And God did that without violating a sacred trust that God set in motion from the moment of creation. That sacred trust is embodied in the creation of mankind in God’s own image, a creature capable of reflecting back to the Creator the Creator’s love for His creation: the fearful gift of free will.
We take comfort in the fact this Christmas, as we consider God’s entry into this world in the form of a newborn baby, that God anticipated our sorrows because He anticipated His own sorrow. God asks nothing of us that He isn’t willing to experience Himself. He experienced not only what we experience, but He did it willingly, having the power to avoid it altogether. Yet, He entered into it freely for our sake.
Consider, in this light, Psalm 22 and the echoes of David’s cry from Jesus when He faced and experienced the cross many centuries later, and many centuries now past.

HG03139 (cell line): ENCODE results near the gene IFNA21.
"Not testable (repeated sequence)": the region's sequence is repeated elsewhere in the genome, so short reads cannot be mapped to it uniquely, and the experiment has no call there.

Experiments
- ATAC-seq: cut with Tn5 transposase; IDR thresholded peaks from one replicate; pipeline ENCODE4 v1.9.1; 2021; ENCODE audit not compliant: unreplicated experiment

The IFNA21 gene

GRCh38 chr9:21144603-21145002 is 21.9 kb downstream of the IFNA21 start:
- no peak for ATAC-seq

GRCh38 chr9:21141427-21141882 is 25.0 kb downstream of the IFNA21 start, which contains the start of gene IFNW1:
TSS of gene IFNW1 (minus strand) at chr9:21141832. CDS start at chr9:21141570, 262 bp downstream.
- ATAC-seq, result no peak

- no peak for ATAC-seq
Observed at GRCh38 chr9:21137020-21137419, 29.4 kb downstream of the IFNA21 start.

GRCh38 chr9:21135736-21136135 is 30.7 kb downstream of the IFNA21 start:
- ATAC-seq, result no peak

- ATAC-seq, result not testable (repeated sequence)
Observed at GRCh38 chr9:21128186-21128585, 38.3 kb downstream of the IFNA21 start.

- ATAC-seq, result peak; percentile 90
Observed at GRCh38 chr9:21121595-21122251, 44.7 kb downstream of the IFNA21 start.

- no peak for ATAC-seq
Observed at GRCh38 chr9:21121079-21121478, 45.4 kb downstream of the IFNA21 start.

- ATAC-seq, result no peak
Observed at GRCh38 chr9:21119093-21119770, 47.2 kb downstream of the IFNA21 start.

1 My God, my God, why have you forsaken me?
Why are you so far from saving me, from the words of my groaning?
2 O my God, I cry by day, but you do not answer,
and by night, but I find no rest.
And about the ninth hour Jesus cried out with a loud voice, saying, “Eli, Eli, lema sabachthani?” that is, “My God, my God, why have you forsaken me?” (Matthew 27:46)
3 Yet you are holy,
enthroned on the praises of Israel.
4 In you our fathers trusted;
they trusted, and you delivered them.
5 To you they cried and were rescued;
in you they trusted and were not put to shame.
6 But I am a worm and not a man,
scorned by mankind and despised by the people.
7 All who see me mock me;
they make mouths at me; they wag their heads;
8 “He trusts in the Lord; let him deliver him;
let him rescue him, for he delights in him!”